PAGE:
Sunday, April 22, 2018

Throwing convention to the winds, Ensemble PHOENIX performs works of the Stylus Fantasticus genre

Myrna Herzog,Lilia Slavny,Marina Minkin (photo:Eliahu Feldman)

Ensemble PHOENIX, founded and directed by Myrna Herzog, has recently presented a program dedicated to the Stylus Fantasticus genre. Performing the works were Marina Minkin-harpsichord, Myrna Herzog-viola da gamba and guest violinist Lilia Slavny, who today resides in Holland. This writer attended the concert on April 16th 2018 at the Hebrew University of Jerusalem.


The Stylus Fantasticus represents a free and unrestrained form of composing, the effect at times being almost like written out improvisation, in which the music moves from key to key in a free and unconventional manner. Fast transitions and sudden changes in affect are very characteristic of this particular Baroque style. In her program notes, Dr. Myrna Herzog quotes German scholar Athanasius Kircher (1602-1680), who in 1650 described music of the Stylus Fantasticus as “the most free and unrestrained method of composing...bound to nothing, neither to any words nor to a melodic subject...instituted to display genius and to teach the hidden design of harmony and the ingenious composition of harmonic phrases and fugues.”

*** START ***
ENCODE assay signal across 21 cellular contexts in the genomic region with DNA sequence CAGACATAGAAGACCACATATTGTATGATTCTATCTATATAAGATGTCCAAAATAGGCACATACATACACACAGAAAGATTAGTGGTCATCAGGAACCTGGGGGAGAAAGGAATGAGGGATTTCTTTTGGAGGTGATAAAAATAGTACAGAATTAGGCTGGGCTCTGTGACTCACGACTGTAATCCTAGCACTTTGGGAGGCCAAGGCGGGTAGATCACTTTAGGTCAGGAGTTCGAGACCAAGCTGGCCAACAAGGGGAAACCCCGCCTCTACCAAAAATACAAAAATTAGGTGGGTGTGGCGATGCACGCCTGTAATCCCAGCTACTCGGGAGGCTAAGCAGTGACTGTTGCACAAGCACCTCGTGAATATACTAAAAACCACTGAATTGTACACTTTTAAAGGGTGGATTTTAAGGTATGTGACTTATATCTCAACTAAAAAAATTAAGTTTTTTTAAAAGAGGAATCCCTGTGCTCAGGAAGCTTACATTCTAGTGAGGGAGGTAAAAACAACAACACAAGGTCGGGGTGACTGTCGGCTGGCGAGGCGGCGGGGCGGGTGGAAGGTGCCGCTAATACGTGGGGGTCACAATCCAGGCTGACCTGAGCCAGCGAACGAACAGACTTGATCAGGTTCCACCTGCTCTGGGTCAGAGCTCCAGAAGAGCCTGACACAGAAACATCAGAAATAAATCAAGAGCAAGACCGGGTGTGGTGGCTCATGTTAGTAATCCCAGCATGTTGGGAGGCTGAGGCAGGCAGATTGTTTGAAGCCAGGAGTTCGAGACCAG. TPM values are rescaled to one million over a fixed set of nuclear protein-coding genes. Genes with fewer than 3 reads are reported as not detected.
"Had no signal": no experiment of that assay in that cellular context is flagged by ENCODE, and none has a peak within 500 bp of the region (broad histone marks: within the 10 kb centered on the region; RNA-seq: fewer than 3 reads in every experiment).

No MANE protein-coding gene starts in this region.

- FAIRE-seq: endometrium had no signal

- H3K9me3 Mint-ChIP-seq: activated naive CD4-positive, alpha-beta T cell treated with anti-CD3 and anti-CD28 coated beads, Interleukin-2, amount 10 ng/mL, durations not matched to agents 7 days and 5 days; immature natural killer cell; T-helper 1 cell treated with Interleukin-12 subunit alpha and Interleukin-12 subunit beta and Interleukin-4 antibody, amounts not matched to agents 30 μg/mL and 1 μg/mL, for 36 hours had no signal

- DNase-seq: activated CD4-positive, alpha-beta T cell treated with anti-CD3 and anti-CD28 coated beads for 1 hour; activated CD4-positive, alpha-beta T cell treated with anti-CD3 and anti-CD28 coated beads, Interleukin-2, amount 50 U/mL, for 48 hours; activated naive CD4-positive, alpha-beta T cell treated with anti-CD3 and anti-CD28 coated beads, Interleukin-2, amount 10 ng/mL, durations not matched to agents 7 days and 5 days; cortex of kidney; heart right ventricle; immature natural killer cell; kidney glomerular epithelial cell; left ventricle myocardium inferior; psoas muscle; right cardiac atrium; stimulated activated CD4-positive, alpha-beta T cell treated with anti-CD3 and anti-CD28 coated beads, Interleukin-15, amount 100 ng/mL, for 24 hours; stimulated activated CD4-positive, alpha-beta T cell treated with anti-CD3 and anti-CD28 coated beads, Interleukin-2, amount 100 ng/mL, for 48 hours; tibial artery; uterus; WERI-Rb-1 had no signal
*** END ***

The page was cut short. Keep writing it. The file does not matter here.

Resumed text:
The PHOENIX program opened with the Israeli premiere of (half of) Marin Marais’ “La Gamme en forme de petit OpĂ©ra”. The artists premiered the complete work some days prior to this in Haifa. "La Gamme" is a lengthy and unique work of movements that ascend the steps of the octave, producing a large canvas of character pieces that move swiftly from one to the next, as its frequently short transitions unpredictably sweep the listener into new tempi, textures and tonalities. Marin Marais was himself a great virtuoso on the viol, so it is little wonder that he demands the viol player take on a double role here, systematically dividing his (in this case, her) time between joining the harpsichord as a bass instrument and duetting with the violin (on occasions, playing above it!) Lilia Slavny lavished much expression on the work’s moods, songs and dances, whether they be fiery or touching or even folk-like in character.  Marin Marais’ harpsichord role bristles with interest and challenges.  Demanding virtuosity and much focus on the part of all three players, the work had the audience perched at the edge of their seats. It must have been as surprising and unconventional to audiences of Marin Marais’ time as it is to our ears today!  As to it being in the form of an “opera”, each audience member is invited to create his own libretto and plot.